In this seminar, we read Kierkegaard's novellas, literary criticism, and aesthetic theory. Topics of discussion include irony, repetition, observation, history, and authorship.
The Metaphor of the Insect as a Social Critique: Women in Modern Hebrew Literature
This course is an exploration of twentieth century Hebrew poetry and prose written by women. Through close reading of major works (in translation) by writers such as Dvora Baron, Elisheva, Yocheved Bat-Miriam, Rachel Blubstein, Ester Ra'ab, Lea Goldberg, Amalia Kahana- Carmon, Dalia Rabikovitch, Yona Wallach, and Orli Castel-Bloom, the course traces changes in themes and style and studies the emergence and the development of a woman's voice in modern Hebrew literature. Texts in English.
The Representation of Jesus in Modern Jewish Literature
=JWSC 24800, NEHC 20457, RLST 26601
This course examines the Jewish literary world's relation to the figure of Jesus from the end of the nineteenth century to the present. We study the transformations of Jesus through close readings of major works, both prose fiction and poetry, by Yiddish and Hebrew writers (e.g., Uri Zvi Greenberg, H. Leivick, Jacob Glatstein, S. Y. Agnon, Avraham Shlonsky, Natan Bistritzki, A. A. Kabak, Haim Hazaz, Zalman Shneior, Yigal Mosenzon, Avot Yeshurun, Nathan Zach, Yona Wallach, Yoel Hoffmann). Classes conducted in English, but students with knowledge of Hebrew are encouraged to read texts in the original.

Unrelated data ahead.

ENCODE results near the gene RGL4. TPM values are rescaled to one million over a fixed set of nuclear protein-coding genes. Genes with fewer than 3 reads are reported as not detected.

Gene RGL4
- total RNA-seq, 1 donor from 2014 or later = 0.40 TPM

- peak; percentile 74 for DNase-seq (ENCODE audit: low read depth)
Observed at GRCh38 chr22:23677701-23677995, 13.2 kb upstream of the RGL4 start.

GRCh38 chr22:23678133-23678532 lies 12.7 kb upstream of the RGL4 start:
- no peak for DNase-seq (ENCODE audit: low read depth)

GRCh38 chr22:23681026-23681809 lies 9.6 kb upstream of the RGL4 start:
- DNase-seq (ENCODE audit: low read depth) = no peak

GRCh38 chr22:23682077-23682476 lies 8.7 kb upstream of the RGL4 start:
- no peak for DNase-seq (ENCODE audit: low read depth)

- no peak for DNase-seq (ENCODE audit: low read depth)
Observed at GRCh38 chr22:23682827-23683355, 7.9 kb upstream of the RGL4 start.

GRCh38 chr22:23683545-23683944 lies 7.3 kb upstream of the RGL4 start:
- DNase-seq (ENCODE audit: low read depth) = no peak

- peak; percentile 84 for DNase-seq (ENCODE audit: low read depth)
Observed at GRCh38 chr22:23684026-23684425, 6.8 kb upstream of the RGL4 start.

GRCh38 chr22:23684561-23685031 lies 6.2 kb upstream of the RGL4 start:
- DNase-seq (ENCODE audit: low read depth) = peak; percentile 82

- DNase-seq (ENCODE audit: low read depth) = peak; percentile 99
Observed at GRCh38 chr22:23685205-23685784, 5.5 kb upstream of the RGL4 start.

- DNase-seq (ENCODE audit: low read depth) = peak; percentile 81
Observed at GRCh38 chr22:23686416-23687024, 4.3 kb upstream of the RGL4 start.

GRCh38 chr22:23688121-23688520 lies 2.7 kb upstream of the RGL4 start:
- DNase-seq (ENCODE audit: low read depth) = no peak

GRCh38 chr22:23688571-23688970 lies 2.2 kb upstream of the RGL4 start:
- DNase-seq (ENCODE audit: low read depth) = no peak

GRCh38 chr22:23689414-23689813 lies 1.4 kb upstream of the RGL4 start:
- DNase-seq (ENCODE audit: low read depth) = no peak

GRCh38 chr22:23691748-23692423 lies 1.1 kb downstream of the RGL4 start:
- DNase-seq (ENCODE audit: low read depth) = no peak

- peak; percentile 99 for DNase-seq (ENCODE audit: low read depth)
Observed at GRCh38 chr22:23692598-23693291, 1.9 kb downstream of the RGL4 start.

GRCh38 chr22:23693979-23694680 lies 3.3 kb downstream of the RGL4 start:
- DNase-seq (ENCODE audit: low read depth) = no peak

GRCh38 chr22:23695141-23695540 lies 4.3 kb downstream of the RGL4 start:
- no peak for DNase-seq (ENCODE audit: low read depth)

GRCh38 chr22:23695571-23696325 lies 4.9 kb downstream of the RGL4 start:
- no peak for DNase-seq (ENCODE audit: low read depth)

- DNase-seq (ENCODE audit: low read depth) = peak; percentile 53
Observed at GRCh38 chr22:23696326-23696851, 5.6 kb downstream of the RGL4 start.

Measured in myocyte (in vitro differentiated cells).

Multi-Cultural Literatures in Medieval England
=ENGL 15801, RLST 28301
Course meets the critical/intellectual methods course requirement for students majoring in Comparative Literature. This course covers the Celtic tradition, Old and Middle English, Anglo-Norman French, and a late text from Scotland. Texts include: from Old English, Beowulf; from Irish, The Battle of Moytura and the Tain, and two of the immrana or voyages that concern Bran Son of Ferbal and Mael Duin; from Anglo-Norman French, The Lays of Marie de France; from Welsh, The Four Branches from the Mabinogion; from Middle English, selections from The Canterbury Tales and Sir Gawain and the Green Knight; and from Scotland, Dunbar.